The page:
In general, people manipulate others to get what they want, to protect their ego, and to avoid having to take responsibility for the consequences of their actions. They may feel the need to punish, control, or dominate their partner. They may be seeking pity or attention, or have other selfish motives.
While most people engage in manipulation from time to time, a chronic pattern of manipulation can indicate an underlying mental health concern. Manipulation is particularly common with personality disorder diagnoses such as borderline personality (BPD) and narcissistic personality (NPD).
Manipulative people tend to sway personal opinions, always see their side of the situation, and may never let you have your own opinion because they are always pushing theirs. These toxic individuals tend to play the victim, never taking responsibility for their actions or any actions for that matter.
Why do some people use manipulation tactics? Not everyone who manipulates is actually aware they do. They may think that's how relationships work or even believe you manipulate them too and they need to respond. In some instances, they may be aware of their actions but not of how they affect you.
People manipulate others to get what they want. This type of behavior may have a number of causes including interpersonal dynamics, personality characteristics, a dysfunctional upbringing, attachment issues, or certain mental health conditions.
Manipulators are experts in exaggeration and generalization. They may say things like, “No one has ever loved me.” They use vague accusations to make it harder to see the holes in their arguments. This tactic used by manipulators is meant to poke at your weaknesses and make you feel insecure.
They are afraid of vulnerability. Manipulators seldom express their needs, desires, or true feelings. They seek out the vulnerabilities in others in order to take advantage of them for their own benefits and deflect their true motives. They have no ability to love, empathy, guilt, remorse, or conscience.
Is it best to ignore a manipulator? Yes, you should ignore your manipulator and not react to everything they are saying. They have studied your triggers and expect you to respond to their bait. If you continue ignoring them, they will eventually come around or go away from your life.
While we are all susceptible to manipulation, if you are insecure, overly nice, or worry a lot about what other people think, you may be an easy target. The reason manipulation feels bad is because it feels like you're being pushed or tricked into something you didn't really choose or want to do.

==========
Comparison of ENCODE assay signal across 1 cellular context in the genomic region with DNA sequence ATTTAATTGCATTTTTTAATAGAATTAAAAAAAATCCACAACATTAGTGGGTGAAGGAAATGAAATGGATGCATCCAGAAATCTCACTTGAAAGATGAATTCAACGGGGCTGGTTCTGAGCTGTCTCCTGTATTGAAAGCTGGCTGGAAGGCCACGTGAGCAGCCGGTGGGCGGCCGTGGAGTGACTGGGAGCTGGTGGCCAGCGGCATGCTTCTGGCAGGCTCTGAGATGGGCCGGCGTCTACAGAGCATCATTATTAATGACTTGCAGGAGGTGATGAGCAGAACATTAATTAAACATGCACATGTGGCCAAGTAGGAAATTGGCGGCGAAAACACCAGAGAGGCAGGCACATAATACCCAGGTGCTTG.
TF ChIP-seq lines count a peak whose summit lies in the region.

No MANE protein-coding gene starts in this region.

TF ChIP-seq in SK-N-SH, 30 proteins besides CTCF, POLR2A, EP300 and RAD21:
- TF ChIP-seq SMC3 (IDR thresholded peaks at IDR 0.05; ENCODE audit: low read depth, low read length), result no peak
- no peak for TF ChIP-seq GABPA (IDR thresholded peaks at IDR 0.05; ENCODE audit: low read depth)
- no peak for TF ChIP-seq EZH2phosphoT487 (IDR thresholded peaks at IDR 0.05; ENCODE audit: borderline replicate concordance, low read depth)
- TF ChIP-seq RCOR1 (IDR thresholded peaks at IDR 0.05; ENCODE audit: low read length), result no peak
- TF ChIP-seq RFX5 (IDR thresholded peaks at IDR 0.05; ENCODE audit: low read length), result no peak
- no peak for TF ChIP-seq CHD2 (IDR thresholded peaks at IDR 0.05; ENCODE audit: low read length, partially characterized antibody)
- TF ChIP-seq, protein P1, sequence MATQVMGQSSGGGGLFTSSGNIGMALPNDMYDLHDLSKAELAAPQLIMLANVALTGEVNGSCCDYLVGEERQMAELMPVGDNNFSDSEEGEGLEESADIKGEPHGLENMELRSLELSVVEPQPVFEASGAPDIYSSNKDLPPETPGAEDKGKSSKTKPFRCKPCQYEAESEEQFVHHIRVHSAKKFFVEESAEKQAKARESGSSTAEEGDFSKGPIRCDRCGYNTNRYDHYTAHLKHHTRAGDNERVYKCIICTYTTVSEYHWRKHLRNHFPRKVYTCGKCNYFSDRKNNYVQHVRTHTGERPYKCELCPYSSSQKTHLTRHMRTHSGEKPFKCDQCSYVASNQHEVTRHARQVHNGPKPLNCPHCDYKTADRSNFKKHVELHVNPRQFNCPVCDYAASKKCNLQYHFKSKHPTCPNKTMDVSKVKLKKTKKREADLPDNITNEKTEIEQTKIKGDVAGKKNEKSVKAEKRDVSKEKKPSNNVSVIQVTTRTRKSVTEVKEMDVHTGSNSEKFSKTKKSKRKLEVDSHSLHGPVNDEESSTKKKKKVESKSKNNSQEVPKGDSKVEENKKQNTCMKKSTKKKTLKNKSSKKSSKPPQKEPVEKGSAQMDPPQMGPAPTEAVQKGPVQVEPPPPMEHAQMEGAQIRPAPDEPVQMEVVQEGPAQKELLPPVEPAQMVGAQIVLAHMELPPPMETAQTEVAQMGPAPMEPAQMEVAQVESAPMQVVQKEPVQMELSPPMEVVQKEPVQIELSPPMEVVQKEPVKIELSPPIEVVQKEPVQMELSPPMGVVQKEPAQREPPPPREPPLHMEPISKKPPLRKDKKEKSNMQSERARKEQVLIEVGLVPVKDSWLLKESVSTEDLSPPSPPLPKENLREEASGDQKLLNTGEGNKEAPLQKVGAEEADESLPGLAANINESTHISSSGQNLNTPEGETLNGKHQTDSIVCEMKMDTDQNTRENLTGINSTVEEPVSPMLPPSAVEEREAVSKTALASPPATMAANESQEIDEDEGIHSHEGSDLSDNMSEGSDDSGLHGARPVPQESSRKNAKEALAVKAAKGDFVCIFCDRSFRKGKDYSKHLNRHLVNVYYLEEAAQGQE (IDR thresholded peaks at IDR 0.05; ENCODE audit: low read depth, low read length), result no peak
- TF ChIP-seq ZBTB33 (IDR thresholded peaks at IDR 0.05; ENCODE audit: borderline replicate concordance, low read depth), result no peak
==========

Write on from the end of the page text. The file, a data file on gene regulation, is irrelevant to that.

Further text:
Another common trait of narcissism is manipulative or controlling behavior. A narcissist will at first try to please you and impress you, but eventually, their own needs will always come first.
Manipulation is generally considered a dishonest form of social influence as it is used at the expense of others. Manipulative tendencies may derive from personality disorders such as borderline personality disorder, narcissistic personality disorder, or antisocial personality disorder.
Manipulators Can CHANGE
Manipulators can certainly change, and we can help facilitate that change to make both our lives and the world a better place.
Manipulative People Like To Use Guilt-Tripping
The first, and possibly the most frequent tactic manipulative people use is intentionally making you feel guilty, even over the most inconsequential things. Guilt-tripping can also be verbal or non-verbal, and often takes a passive-aggressive tone.
“A manipulative person will generally not respond well to heart-to-heart talks about what you are experiencing; a conversation with a manipulator will often leave you more confused and second-guessing yourself. As such, ghosting a manipulator can be a very smart tactic.”
Manipulation is when a person uses controlling and harmful behaviors to avoid responsibility, conceal their true intentions, or cause doubt and confusion. Manipulation tactics, such as gaslighting, lying, blaming, criticizing, and shaming, can be incredibly damaging to a person's psychological well-being.
While anyone can be manipulated, expert manipulators tend to target people with and take advantage of certain personality traits. These traits include: The desire to be liked or to please; these people are more likely to take extraordinary measures to gain favor. Low self-esteem.
Even some manipulators are sometimes not aware of their actions, so it can be really confusing to figure out when someone is a victim of manipulation. Manipulators often use fraudulent ways of gaining power over someone's emotions.
Emotional manipulation occurs when a manipulative person seeks power over someone else and employs dishonest or exploitive strategies to gain it. Unlike people in healthy relationships, which demonstrate reciprocity and cooperation, an emotional manipulator looks to use, control, or even victimize someone else.
They are experts at doling out guilt
Emotional manipulators are masters at leveraging your guilt to their advantage. If you bring up something that's bothering you, they make you feel guilty for mentioning it. If you don't, they make you feel guilty for keeping it to yourself and stewing on it.